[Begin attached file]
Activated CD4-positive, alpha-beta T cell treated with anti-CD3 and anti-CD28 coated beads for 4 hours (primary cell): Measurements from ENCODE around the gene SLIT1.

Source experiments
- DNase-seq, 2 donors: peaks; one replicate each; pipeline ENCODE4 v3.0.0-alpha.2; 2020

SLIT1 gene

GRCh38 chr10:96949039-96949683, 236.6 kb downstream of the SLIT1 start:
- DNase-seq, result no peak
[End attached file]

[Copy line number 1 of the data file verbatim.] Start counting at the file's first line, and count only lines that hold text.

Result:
Activated CD4-positive, alpha-beta T cell treated with anti-CD3 and anti-CD28 coated beads for 4 hours (primary cell): Measurements from ENCODE around the gene SLIT1.